Comments: It isn't stated which Doge appears in the Secret of the Glass, and even his image is of little help; there were fifteen Doges during the 16th century - Leonardo Loredan, Antonio Grimani, Andrea Gritti, Pietro Lando, Francesco Donato, Marcantonio Trivisan, Francesco Venier, Lorenzo Priuli, Girolamo Priuli, Pietro Loredan, Alvise I Mocenigo, Sebastiano Venier, Nicolò da Ponte, Pasqual Cicogna and Marino Grimani - and most of them had large white beards. So, without more exact dating as to when Gianus operated, it is nigh impossible to specify who Gianus ran foul of.  


-- L'Uomo Ragno: Il Segreto Del Vetro

Night Assassins

The Night Assassins were extremely trustworthy men who always went around with masked faces. They were tasked with defending the secrets of the Murano glass makers at all costs, including murdering any glassmaker who tried to leave the city. Though destroying a manufacturing secret went counter to their normal duties, the Doge tasked them with destroying forever Gianus' secret and eliminating the Conte too. They surprised him during a ritual, burned his notes, then threw Gianus into a pot of molten glass to burn alive.

Comments: The Night Assassins of Murano genuinely existed; the glassmaking on Murano was so important to Venice's economy that anyone who was even suspected of risking the secrets involved in the glassmaking process was simply disposed of by these paid killers, generally stabbed to death and dumped in a canal. The victims were euphemistically said to have been "eaten by a salamander," since the glassmakers, many of them alchemists, believed that salamanders could live in fires, such as the ones in the glassmaking furnaces.   


-- L'Uomo Ragno: Il Segreto Del Vetro

Leone Grimani

An Italian and a history professor, Leone Grimani was familiar with the story of Conte Gianus. He lived for several years in New Haven in the United States of America (probably the New Haven in Connecticut) before returning to Italy to take a post at Venice University (the English translation doesn't clarify whether this is Ca' Foscari University of Venice, Iuav University of Venice or Venice International University). During carnival time, when Venice was packed with tourists and people celebrating the holiday in a variety of costumes, Leone encountered Peter Parker when the latter boarded a boat intending to get away from the crowds by visiting some of Venice's smaller islands. Recognizing Peter as an American, Leone struck up a conversation, and, upon learning that Peter was interested and with a bit of atmosphere, Leone took him to the Monumental Cemetery to see Conte Gianus' "corpse" and recounted the legend of the murderous alchemist, noting that glassworks could still be found on Murano today.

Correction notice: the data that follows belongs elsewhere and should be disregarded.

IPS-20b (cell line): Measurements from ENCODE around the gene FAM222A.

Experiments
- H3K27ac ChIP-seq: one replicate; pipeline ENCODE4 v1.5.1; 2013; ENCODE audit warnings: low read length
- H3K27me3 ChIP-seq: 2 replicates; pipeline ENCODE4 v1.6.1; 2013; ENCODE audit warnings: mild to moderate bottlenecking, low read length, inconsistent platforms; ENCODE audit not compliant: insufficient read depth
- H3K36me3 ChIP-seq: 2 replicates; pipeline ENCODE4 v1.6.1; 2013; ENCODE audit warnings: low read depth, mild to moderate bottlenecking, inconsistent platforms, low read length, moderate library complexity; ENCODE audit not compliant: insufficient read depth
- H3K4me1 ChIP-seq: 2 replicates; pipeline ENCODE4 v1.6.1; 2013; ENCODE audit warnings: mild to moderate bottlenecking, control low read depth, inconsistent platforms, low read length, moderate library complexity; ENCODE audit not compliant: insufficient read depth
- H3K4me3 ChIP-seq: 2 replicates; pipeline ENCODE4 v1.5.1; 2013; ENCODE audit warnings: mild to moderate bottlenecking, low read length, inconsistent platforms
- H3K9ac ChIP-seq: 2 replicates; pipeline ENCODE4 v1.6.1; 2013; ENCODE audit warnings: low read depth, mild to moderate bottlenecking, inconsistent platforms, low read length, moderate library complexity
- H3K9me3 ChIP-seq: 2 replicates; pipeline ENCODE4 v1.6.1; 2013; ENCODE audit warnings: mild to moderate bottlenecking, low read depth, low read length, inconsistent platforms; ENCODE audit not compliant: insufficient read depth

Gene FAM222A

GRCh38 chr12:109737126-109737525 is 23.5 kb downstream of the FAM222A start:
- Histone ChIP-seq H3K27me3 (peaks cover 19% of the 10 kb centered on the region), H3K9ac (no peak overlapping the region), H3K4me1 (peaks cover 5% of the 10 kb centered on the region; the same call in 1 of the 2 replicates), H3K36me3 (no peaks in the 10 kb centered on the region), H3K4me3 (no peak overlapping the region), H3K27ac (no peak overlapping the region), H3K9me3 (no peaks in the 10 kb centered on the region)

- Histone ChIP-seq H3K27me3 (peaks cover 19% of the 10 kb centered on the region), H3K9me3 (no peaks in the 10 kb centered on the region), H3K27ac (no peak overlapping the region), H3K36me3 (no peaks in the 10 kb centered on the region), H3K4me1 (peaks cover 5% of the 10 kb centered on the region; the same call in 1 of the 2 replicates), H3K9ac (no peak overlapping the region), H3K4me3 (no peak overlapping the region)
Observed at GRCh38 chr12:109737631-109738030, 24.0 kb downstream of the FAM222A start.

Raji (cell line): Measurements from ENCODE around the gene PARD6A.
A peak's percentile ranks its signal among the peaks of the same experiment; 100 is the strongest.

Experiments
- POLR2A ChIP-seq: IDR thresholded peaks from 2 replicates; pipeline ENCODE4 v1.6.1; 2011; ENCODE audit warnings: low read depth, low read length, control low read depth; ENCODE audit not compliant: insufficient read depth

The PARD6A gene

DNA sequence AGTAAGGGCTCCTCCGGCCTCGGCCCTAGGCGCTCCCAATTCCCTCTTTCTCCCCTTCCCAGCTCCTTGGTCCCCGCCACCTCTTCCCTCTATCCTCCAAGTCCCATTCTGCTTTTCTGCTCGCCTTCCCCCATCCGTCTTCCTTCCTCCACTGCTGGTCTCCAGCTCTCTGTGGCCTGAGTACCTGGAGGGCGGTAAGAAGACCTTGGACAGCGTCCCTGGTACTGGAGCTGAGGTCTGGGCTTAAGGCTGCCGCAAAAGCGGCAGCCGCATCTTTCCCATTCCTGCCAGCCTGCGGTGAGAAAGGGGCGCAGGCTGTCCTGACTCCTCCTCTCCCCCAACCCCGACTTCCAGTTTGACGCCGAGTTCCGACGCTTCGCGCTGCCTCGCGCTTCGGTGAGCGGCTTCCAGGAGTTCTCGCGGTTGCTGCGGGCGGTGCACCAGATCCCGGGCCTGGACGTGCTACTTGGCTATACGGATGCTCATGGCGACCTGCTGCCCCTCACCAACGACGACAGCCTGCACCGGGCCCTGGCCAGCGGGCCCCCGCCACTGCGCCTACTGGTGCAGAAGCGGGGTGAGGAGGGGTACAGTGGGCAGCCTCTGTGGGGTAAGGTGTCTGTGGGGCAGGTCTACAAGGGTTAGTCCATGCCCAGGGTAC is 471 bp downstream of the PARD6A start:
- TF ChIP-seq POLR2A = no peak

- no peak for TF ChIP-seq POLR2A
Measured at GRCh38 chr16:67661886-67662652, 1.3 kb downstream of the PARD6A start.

The next day, after the "Vitrifyer" rampage was reported on the news, Leone recognized Gianus from witness descriptions, and immediately realized that the Conte had only been in suspended animation within his glass prison, and had now escaped. However, when Leone tried to inform the police, they discounted his theory, treating him like he was crazy. Returned to the Cemetery to confirm his suspicions, Leone found Peter in Gianus' crypt, as well as the shattered remains of the glass that had confined the Conte. Peter admitted that he believed himself somehow responsible for releasing Gianus, insisting that his wakening so soon after their visit was not a coincidence, but Leone told him this made no sense, as he could not see what a nice young American would have in common with a Venetian nobleman of the ancient lineage of the spider. Since revealing the link would endanger his secret identity, Peter said nothing, but asked Leone if he knew how to get to the Murano alchemical glasswork labs he had mentioned  the day before. Leone gave him directions, though he queried why Peter wanted to know, adding that he hoped Peter would not get himself into any trouble.     


-- L'Uomo Ragno: Il Segreto Del Vetro

images: (without ads)
L'Uomo Ragno: Il Segreto Del Vetro, p10, pan1 (main image)
L'Uomo Ragno: Il Segreto Del Vetro, p5, pan6 (headshot)
L'Uomo Ragno: Il Segreto Del Vetro, p7, pan2 (Gianus prior to being burned)
L'Uomo Ragno: Il Segreto Del Vetro, p6, pan1 (Gianus trapped in glass)
L'Uomo Ragno: Il Segreto Del Vetro, p10, pan1 (Gianus using his vitrifying ray)
L'Uomo Ragno: Il Segreto Del Vetro, p12, pan7 (Spider-Man being electrocuted by staff, close-up of headpiece of Gianus' staff)
L'Uomo Ragno: Il Segreto Del Vetro, p7, pan2 (Doge)
L'Uomo Ragno: Il Segreto Del Vetro, p20, pan 6 (Night Assassins)
L'Uomo Ragno: Il Segreto Del Vetro, p8, pan1 (Leone)

L'Uomo Ragno: Il Segreto Del Vetro (2003) - Tito Faraci (writer), Giorgio Cavazzano (artist), Enrico Fornaroli (editor)

Last updated: 07/05/14